11458-brain_overloadStop! My brain’s full!
Is information-overload getting you down?

Your brain feels sluggish, fatigued and you start forgetting things.

And you can’t fit in one more thing?

That’s brain overload.

Overload occurs when you receive more information than your brain can comfortably process at one time.

The result?
  • indecisiveness
  • poor decisions
  • and stress
There is so much information you lose track of the things you really need to remember.


On a daily basis you are barraged with facts, pseudo facts, chatter and rumour, all pretending to be legitimate information.
It’s exhausting to try to keep track of what you need to know and what you can ignore.

Plus, we are all doing more.

It used to be that a teller made transactions at the bank, travel agents made our reservations, shop assistants helped us find what we needed, groceries we needed fitted into a basket or string bag and we didn’t spend untold time on ‘hold’ on the telephone to access the simplest of services!


Most of these things we now do ourselves. 24/7.
And we are still trying to keep up with our lives, children, grandchildren, parents, friends, careers, hobbies and favourite TV programmes.

So how can we take back control?

Your Brain Overload Survival Plan:

 Organizing information optimizes your brain’s capacity.


1. Write it down!  
Put your To-Do list on paper.
Carrying around a mental to-do list of say 20 or 30 items uses up too much cognitive energy as you try to recall them and prioritize what’s important.
Use a diary for those must-be-remembered appointments, tasks, or events.  This helps you to make objective decisions about what you will tackle and in which order.  Writing things down also aids memory.


2. Be organized.
Organizing your physical environment lessens the burden on your brain.
“A place for everything and everything in its place”, especially for those commonly misplaced items such as glasses, keys and smartphones.
Use post-it notes for important reminders, or better still, put useful actions in place. e.g. You hear that it is likely to rain tomorrow. Hang your umbrella or raincoat on the door knob now – that relieves some of the brain clutter that happens when you constantly remind yourself to remember it in the morning.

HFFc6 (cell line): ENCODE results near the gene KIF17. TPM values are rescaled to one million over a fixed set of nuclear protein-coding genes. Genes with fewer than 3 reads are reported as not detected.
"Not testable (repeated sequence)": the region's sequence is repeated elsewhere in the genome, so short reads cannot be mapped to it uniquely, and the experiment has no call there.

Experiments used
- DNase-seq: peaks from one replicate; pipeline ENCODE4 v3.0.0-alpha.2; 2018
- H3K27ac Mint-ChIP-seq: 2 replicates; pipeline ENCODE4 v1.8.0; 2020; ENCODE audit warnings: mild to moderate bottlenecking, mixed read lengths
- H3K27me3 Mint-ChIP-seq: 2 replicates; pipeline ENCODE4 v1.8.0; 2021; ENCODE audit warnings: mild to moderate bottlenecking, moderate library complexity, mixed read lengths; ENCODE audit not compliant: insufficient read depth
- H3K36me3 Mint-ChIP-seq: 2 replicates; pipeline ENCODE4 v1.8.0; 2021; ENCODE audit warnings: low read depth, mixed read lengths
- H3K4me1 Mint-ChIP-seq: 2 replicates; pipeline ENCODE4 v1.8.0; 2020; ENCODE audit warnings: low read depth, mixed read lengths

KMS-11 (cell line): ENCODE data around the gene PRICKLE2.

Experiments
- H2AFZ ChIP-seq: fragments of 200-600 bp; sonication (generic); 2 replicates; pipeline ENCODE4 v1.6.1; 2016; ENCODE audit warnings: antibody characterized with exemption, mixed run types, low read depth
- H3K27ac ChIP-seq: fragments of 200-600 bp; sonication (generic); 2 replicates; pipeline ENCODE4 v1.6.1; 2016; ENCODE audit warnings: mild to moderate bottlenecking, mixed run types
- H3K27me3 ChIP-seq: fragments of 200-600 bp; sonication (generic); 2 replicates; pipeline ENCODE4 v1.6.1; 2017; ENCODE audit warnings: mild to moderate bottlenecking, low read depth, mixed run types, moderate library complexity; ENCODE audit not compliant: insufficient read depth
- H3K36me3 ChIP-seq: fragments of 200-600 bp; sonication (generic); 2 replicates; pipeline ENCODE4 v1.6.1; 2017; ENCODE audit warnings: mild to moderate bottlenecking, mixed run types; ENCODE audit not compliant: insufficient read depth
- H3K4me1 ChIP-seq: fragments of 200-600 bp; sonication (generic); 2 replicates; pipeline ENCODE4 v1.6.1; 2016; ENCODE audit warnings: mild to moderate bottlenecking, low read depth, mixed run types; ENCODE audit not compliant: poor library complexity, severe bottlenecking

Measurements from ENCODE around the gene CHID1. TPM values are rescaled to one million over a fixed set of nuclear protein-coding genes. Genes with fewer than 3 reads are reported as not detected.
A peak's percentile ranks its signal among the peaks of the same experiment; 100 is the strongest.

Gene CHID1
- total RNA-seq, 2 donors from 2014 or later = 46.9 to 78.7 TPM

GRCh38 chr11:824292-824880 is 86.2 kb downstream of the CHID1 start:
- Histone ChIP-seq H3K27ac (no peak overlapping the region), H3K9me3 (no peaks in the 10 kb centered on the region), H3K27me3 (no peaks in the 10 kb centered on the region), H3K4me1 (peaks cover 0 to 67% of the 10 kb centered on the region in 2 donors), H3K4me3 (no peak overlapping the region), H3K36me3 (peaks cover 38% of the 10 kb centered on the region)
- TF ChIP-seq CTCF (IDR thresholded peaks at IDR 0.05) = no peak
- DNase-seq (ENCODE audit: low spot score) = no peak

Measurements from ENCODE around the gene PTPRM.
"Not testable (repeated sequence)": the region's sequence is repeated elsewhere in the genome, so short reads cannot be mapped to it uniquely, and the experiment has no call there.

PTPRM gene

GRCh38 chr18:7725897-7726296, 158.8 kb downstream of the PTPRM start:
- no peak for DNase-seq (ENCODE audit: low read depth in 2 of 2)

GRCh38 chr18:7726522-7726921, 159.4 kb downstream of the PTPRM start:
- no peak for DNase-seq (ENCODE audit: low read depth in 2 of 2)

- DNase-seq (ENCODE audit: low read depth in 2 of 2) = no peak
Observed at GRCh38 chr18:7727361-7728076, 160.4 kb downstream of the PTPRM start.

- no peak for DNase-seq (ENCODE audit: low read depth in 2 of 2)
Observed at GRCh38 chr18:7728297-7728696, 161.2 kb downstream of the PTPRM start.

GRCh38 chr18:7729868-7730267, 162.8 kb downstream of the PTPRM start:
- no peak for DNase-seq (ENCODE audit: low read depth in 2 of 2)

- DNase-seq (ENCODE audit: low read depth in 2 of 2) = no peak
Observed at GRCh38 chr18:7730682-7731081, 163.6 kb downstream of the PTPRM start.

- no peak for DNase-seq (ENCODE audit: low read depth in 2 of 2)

3. Multi-tasking is a myth!
We re as generation of multi-taskers!
Talking on the phone, answering a text message, watching television while preparing a meal, trying to eat lunch while getting ready to go out.
You tell yourself you are multi-tasking, but you are actually rapidly shifting your attention from one task to another.
This fast-paced see-saw of your attention depletes the brain’s glucose supply – and glucose is the very fuel your brain needs for your neurons to communicate with one another.
Result: You will reach a level of brain fatigue much earlier in the day by trying to do too many things at the same time.
Concentrate on one task at a time with sustained attention.


4. Schedule breaks
When you have many demands on your time, remember to schedule ‘down’ times, too.  Take a few minutes for a walk around the block. Your brain will thank you! Research tells us that walking even 15 minutes a day helps the brain function better and stay healthier. Take time to read a book, notice the beauty around you, have a conversation with a friend, meditate, take a few deep breaths.


5. Have enough sleep
Sleep is vital for good brain and memory health.
If this is a problem for you:
  • Maintain a regular sleep-wake schedule that suits you and your over-all routine.
  • Go to bed and get up around the same time each day, especially when you are focused on developing a good sleep habit.
  • Avoid caffeine, alcohol and other chemicals that interfere with sleep.
  • Make your bedroom a comfortable sleep environment.
  • Establish a calming pre-sleep routine, avoiding stimulating TV programmes and exercise close to bed time.


Key takeaway: When you feel your brain is overloaded give it a break!
YOU are in control.